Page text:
’58 Dr. Wiley Hales, 83, of Birmingham, died June 21, 2017. Dr. Hales served in the U.S. Air Force after his Auburn graduation, then practiced for more than a half-century in Tuscaloosa. He was a member of the First Christian Church of Tuscaloosa, serving as an elder there for 42 years. He was a member and former officer with the Tuscaloosa Lions Club, and a member and served as president of the Alabama VMA. He received the 1991 Alabama Veterinarian of the Year Award. He is survived by two daughters; a sister; and two grandchildren.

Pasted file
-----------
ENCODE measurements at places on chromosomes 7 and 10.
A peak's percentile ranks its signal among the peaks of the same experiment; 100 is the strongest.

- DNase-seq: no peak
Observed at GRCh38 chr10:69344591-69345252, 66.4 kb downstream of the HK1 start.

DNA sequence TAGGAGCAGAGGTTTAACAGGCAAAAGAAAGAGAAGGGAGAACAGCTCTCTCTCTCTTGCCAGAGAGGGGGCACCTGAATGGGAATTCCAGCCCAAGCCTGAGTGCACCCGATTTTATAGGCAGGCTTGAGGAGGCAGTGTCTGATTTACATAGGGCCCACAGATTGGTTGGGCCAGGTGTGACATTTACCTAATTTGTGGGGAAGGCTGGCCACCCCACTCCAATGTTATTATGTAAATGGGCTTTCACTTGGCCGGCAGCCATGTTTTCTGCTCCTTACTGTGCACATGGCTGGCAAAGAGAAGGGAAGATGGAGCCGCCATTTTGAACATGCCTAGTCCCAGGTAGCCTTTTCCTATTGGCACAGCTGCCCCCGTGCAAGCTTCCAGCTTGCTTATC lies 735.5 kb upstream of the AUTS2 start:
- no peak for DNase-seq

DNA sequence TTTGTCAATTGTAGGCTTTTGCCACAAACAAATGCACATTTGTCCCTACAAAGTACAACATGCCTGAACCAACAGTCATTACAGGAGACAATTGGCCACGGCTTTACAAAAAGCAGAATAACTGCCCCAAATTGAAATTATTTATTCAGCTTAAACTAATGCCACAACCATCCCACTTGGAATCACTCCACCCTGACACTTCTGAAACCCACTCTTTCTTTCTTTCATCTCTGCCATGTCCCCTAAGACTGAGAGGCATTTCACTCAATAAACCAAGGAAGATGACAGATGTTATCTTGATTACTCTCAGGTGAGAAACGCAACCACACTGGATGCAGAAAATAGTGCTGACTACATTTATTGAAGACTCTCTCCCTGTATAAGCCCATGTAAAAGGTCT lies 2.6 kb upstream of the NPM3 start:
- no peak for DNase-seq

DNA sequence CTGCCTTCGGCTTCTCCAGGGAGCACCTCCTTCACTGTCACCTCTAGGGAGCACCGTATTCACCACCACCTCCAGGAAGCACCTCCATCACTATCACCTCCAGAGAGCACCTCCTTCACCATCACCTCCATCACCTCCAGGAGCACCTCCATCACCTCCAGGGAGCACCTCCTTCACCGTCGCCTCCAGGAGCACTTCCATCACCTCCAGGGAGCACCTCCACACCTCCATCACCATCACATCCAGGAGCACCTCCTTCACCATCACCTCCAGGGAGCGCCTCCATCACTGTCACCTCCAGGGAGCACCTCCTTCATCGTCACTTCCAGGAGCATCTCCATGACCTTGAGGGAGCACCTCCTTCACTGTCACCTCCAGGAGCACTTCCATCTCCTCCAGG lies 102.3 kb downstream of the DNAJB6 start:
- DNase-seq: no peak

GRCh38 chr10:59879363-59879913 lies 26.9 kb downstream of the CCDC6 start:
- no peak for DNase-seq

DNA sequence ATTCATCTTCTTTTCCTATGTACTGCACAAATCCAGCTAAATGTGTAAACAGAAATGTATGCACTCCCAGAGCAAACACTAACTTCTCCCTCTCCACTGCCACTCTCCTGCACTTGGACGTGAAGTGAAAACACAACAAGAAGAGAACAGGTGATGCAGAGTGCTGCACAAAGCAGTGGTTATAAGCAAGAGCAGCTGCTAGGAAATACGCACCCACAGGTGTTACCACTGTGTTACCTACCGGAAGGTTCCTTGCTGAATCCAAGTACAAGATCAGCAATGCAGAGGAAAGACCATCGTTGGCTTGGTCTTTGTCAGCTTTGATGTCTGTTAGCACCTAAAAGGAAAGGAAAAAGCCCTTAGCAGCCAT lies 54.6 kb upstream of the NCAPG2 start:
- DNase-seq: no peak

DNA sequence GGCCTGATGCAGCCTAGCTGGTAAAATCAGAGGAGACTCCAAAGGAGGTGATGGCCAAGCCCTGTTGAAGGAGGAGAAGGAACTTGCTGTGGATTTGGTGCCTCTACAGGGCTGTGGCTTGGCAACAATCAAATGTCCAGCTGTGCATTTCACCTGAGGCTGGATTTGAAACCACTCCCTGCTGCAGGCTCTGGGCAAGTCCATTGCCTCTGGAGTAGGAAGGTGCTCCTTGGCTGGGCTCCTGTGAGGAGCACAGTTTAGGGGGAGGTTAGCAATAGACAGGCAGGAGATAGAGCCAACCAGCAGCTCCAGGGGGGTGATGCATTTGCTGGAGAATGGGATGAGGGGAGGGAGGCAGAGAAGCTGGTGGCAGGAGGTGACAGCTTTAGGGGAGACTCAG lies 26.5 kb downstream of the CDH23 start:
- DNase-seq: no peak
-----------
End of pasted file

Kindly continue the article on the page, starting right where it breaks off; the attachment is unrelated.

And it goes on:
’58 Dr. Henry Tyler Fairleigh, 97, of Louisville, Ky., died Aug. 26, 2017. He was a veteran of the Army Air Force. After graduation, he opened a veterinary practice in Louisville’s St. Matthews community and for more than 40 years treated dogs, cats and any other animals brought to his attention. He was contracted by Lloyds of London to perform an examination on Louisville Zoo’s first rhinoceros. He later opened three other hospitals, including Louisville’s first 24-hour animal hospital. He had a zest for life that manifested itself in his love for travel and friendly inquisitiveness towards people. He and Jean House Fairleigh, who died in 2016 after they had been married for 70 years, traveled extensively around the globe, visiting an array of countries and encompassing all seven continents. They developed a network of friends in London, where they also had a home. He was a long-time University of Louisville football and basketball fan, traveling many miles on numerous occasions to support the teams. He split his loyalty with Auburn. His love for tennis was also evident with his many trips to London for Wimbledon. Dr. Fairleigh served as vice president of the Kentucky Veterinary Medical Association and was a member of the Greater Louisville VMA. He served as chair of the Kentucky Humane Society, as a board member of the Episcopal Church Home, and as chair of the Vestry of St. Mark’s Episcopal Church. He was a member of the Louisville Boat Club, Pendennis Club and the RAC Club of England. He was a Rotary Club member. He was an ardent supporter of Harbor House of Louisville, an organization that supports the needs of the disabled. His good friend, Louisville veterinarian Dr. Pat Kennedy ’71, said of Dr. Fairleigh, “Henry…has always been my favorite veterinarian and colleague. He had the most progressive practice in town when he owned and practiced at the original Fairleigh Animal Hospital…. And he loved veterinary medicine, loved people and always was ready to try something new in life.” He is survived by three sons and three grandchildren.